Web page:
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J Am Acad Dermatol. 2008 May;58(5):875-80. doi: 10.1016/j.jaad.2007.12.011. Epub 2008 Mar 6.

Melanoma mimicking seborrheic keratosis: an error of perception precluding correct dermoscopic diagnosis.

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  • 1Department of Dermatology, Memorial Sloan-Kettering Cancer Center, New York, New York 10022, USA.

Abstract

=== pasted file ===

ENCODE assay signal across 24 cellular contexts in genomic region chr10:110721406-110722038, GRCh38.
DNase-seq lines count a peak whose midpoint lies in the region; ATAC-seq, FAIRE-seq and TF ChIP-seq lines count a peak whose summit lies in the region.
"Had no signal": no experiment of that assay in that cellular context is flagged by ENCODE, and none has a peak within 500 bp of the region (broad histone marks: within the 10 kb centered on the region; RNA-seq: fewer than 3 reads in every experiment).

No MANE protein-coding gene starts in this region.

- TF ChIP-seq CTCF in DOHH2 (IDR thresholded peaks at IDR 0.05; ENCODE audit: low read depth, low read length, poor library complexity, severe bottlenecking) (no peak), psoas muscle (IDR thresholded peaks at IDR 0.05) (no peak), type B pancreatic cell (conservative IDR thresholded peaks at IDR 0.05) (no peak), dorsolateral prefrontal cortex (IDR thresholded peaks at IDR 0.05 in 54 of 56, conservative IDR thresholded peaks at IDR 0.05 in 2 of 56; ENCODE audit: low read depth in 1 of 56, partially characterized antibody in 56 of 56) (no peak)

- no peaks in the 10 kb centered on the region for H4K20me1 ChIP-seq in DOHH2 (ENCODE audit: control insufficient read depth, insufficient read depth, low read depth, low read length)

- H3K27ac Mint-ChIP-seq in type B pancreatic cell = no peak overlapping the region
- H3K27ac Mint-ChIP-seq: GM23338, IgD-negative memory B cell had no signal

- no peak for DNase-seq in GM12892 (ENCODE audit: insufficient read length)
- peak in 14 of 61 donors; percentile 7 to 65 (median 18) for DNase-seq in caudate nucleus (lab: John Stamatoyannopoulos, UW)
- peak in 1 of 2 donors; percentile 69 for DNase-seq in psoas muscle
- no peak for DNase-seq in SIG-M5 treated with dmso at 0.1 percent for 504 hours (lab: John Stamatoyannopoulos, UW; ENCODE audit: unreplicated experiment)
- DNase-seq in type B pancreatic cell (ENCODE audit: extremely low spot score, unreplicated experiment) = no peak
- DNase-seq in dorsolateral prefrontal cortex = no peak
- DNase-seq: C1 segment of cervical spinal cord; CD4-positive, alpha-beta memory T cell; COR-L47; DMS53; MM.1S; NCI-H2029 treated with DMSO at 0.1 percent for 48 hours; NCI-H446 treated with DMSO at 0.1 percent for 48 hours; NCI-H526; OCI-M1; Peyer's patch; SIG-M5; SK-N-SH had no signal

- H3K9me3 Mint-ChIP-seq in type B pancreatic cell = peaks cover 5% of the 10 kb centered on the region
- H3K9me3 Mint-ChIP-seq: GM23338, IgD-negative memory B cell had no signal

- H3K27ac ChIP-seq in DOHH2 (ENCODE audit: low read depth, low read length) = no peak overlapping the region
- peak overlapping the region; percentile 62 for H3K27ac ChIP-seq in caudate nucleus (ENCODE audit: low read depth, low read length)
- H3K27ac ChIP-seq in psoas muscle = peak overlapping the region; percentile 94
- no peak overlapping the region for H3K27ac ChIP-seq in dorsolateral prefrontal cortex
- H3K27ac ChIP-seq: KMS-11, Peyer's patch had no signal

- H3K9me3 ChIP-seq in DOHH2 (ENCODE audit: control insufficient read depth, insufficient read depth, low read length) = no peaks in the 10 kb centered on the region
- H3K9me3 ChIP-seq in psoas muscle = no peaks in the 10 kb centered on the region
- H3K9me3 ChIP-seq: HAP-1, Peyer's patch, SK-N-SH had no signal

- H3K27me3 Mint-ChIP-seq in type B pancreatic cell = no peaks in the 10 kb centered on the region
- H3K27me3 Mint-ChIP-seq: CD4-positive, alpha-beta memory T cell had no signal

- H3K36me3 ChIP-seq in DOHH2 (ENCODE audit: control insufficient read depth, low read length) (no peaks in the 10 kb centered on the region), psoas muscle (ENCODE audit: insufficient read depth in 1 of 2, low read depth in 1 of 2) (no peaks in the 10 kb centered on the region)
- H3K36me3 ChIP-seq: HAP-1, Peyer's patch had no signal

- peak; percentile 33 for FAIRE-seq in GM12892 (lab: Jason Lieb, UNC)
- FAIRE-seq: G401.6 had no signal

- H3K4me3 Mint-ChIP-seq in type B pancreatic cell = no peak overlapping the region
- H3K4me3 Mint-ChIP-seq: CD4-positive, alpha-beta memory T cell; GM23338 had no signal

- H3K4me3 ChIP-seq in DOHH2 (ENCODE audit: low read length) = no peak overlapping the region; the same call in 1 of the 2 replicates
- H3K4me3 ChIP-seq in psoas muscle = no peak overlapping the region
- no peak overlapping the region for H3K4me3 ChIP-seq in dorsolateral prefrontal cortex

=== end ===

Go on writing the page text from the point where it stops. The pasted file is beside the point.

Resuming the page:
Seborrheic keratosis is a common skin lesion that can usually be recognized either clinically or dermoscopically. However, melanomas mimicking seborrheic keratoses, as well as melanomas arising in association with seborrheic keratoses, have been described. We report the case of a patient with a lesion that initially revealed "classic" dermoscopic features of a seborrheic keratosis. However, during follow-up, changes in color developed within the center of the lesion that led the clinician to the correct diagnosis of melanoma. Upon retrospective evaluation of the baseline image of the lesion; the clinician was now able to "see" that which his brain could not appreciate on initial examination and to realize that the lesion had subtle features suspect for melanoma. This case represents a diagnostic pitfall due to errors in perception. Dermatologists should be cognizant of "errors in perception"; we suggest that a final dermoscopic judgment of a seborrheic keratosis be rendered by combining the gestalt diagnosis of the overall pattern, with deliberate dermoscopic analysis of all quadrants of the lesion.

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